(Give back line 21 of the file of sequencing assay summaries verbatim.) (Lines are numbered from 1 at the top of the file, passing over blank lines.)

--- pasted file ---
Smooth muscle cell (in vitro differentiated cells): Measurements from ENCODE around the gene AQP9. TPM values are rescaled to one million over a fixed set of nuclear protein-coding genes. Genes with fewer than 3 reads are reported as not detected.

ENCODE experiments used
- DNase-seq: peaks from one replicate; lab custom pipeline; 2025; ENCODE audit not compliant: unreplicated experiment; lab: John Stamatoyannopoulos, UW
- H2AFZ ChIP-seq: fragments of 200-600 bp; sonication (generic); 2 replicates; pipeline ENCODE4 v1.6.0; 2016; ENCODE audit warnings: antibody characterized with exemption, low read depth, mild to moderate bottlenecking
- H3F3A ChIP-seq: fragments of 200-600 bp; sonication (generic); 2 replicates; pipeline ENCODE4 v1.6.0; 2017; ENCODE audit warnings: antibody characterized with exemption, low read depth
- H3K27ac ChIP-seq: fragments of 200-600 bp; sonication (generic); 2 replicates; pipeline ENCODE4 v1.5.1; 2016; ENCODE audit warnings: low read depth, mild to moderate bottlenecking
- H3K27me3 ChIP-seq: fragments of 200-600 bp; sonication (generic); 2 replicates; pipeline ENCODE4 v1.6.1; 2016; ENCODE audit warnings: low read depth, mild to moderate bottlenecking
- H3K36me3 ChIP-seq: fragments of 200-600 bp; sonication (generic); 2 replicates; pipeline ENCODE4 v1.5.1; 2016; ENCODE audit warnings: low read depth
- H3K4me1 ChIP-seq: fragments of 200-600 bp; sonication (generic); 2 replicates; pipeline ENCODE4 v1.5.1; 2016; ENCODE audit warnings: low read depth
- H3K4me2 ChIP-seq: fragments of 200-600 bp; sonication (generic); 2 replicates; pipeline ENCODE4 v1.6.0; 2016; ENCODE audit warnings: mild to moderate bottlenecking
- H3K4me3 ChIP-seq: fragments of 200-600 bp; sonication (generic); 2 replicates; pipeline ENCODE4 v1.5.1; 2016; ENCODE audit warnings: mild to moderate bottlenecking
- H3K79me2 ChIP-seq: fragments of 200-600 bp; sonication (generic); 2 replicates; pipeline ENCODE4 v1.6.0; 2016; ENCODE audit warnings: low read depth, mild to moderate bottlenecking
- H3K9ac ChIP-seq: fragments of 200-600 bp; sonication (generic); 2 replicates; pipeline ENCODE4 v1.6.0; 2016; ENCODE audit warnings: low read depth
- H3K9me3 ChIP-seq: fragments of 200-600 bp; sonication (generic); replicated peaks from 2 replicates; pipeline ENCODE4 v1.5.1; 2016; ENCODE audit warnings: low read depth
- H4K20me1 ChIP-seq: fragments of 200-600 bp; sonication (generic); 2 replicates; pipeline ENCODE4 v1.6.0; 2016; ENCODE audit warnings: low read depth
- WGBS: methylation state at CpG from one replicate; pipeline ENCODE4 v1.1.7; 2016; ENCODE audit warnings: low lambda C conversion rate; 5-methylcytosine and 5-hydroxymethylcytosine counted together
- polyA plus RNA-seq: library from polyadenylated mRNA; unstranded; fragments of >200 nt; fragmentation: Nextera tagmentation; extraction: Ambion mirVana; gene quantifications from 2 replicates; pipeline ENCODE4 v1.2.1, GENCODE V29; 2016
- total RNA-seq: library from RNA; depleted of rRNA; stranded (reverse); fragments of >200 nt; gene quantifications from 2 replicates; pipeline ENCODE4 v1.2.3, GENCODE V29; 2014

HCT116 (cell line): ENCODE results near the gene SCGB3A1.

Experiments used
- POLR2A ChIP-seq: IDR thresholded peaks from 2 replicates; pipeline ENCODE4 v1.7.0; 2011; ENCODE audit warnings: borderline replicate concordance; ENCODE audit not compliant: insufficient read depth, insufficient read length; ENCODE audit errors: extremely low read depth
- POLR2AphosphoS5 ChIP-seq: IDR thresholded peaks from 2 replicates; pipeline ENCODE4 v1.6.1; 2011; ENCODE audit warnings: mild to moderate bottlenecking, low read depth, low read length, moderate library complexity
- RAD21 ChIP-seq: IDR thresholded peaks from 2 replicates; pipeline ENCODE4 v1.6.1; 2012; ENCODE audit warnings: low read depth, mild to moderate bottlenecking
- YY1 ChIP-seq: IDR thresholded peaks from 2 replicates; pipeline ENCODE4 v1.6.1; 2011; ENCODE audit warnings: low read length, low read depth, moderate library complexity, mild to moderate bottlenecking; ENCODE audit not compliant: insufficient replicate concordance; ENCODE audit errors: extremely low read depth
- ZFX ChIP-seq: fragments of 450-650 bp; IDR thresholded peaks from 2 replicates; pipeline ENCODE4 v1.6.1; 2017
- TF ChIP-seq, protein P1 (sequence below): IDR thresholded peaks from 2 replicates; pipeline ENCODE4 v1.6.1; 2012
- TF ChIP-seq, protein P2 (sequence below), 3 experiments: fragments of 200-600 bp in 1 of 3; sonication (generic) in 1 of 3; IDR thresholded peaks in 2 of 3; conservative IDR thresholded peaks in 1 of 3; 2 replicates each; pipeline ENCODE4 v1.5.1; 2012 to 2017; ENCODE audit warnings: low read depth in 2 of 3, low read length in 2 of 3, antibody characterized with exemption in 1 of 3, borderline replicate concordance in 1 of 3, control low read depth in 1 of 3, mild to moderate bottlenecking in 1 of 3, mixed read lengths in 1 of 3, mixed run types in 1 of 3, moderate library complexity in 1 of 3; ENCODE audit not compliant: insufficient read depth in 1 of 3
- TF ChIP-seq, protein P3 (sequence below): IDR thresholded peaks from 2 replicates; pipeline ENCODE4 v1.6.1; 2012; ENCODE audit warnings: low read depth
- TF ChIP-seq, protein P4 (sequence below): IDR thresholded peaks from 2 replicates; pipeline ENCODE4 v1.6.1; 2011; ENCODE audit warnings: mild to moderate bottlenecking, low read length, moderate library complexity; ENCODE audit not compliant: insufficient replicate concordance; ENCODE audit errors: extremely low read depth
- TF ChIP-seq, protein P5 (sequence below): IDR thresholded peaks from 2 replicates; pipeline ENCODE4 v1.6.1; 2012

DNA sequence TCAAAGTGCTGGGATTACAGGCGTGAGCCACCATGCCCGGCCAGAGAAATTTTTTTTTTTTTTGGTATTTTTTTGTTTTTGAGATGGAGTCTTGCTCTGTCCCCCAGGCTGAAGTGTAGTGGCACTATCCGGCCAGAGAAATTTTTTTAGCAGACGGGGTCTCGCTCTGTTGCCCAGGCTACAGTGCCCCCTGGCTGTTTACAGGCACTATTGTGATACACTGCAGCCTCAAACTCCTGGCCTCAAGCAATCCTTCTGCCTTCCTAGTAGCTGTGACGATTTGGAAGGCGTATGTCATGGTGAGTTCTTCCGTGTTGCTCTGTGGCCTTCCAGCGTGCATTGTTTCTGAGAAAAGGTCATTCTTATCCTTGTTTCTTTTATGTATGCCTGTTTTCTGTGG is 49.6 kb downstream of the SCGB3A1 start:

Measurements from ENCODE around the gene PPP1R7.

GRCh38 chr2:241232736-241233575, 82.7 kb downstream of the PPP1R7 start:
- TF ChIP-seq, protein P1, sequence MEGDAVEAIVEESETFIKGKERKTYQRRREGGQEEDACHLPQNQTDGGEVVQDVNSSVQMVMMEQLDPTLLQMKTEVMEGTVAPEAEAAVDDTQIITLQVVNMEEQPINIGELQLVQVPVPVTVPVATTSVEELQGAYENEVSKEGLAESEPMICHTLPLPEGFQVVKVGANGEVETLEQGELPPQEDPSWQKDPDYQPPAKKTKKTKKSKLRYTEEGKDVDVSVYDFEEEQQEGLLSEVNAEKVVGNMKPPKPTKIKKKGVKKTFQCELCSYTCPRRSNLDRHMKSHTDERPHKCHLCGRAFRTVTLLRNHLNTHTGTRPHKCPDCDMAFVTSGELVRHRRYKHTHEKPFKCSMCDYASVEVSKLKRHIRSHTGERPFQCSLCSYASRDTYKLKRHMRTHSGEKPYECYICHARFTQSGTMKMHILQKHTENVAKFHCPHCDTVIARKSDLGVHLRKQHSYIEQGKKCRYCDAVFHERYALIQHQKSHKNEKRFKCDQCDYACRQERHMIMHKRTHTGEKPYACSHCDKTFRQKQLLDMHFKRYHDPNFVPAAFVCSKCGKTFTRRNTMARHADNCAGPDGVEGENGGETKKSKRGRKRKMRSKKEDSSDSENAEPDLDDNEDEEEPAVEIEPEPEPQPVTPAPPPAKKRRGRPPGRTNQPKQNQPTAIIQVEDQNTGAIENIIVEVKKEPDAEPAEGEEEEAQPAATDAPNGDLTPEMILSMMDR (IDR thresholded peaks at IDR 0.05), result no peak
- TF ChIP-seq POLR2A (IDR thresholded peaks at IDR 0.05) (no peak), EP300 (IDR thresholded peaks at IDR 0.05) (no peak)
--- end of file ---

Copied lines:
- POLR2A ChIP-seq: IDR thresholded peaks from 2 replicates; pipeline ENCODE4 v1.7.0; 2011; ENCODE audit warnings: borderline replicate concordance; ENCODE audit not compliant: insufficient read depth, insufficient read length; ENCODE audit errors: extremely low read depth